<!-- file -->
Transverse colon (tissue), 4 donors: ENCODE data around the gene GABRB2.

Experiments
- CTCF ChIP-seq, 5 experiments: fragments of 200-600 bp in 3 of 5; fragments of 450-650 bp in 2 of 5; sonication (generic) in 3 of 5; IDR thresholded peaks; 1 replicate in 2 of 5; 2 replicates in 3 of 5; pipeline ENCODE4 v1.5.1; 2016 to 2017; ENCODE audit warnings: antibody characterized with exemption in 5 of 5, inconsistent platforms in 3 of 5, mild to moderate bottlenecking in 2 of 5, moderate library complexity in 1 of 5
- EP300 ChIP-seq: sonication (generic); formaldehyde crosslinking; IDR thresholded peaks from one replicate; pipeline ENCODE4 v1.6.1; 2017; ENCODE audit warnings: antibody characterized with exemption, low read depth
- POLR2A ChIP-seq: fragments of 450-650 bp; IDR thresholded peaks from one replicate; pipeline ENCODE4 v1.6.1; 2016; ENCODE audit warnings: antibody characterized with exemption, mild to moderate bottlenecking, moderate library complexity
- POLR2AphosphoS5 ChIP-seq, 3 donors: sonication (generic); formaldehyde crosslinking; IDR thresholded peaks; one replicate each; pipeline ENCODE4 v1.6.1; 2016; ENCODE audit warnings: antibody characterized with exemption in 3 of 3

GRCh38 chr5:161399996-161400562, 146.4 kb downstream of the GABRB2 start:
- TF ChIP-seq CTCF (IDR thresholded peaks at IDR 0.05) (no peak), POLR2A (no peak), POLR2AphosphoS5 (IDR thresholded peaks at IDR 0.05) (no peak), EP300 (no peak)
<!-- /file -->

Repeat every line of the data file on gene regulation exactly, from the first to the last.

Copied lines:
Transverse colon (tissue), 4 donors: ENCODE data around the gene GABRB2.

Experiments
- CTCF ChIP-seq, 5 experiments: fragments of 200-600 bp in 3 of 5; fragments of 450-650 bp in 2 of 5; sonication (generic) in 3 of 5; IDR thresholded peaks; 1 replicate in 2 of 5; 2 replicates in 3 of 5; pipeline ENCODE4 v1.5.1; 2016 to 2017; ENCODE audit warnings: antibody characterized with exemption in 5 of 5, inconsistent platforms in 3 of 5, mild to moderate bottlenecking in 2 of 5, moderate library complexity in 1 of 5
- EP300 ChIP-seq: sonication (generic); formaldehyde crosslinking; IDR thresholded peaks from one replicate; pipeline ENCODE4 v1.6.1; 2017; ENCODE audit warnings: antibody characterized with exemption, low read depth
- POLR2A ChIP-seq: fragments of 450-650 bp; IDR thresholded peaks from one replicate; pipeline ENCODE4 v1.6.1; 2016; ENCODE audit warnings: antibody characterized with exemption, mild to moderate bottlenecking, moderate library complexity
- POLR2AphosphoS5 ChIP-seq, 3 donors: sonication (generic); formaldehyde crosslinking; IDR thresholded peaks; one replicate each; pipeline ENCODE4 v1.6.1; 2016; ENCODE audit warnings: antibody characterized with exemption in 3 of 3

GRCh38 chr5:161399996-161400562, 146.4 kb downstream of the GABRB2 start:
- TF ChIP-seq CTCF (IDR thresholded peaks at IDR 0.05) (no peak), POLR2A (no peak), POLR2AphosphoS5 (IDR thresholded peaks at IDR 0.05) (no peak), EP300 (no peak)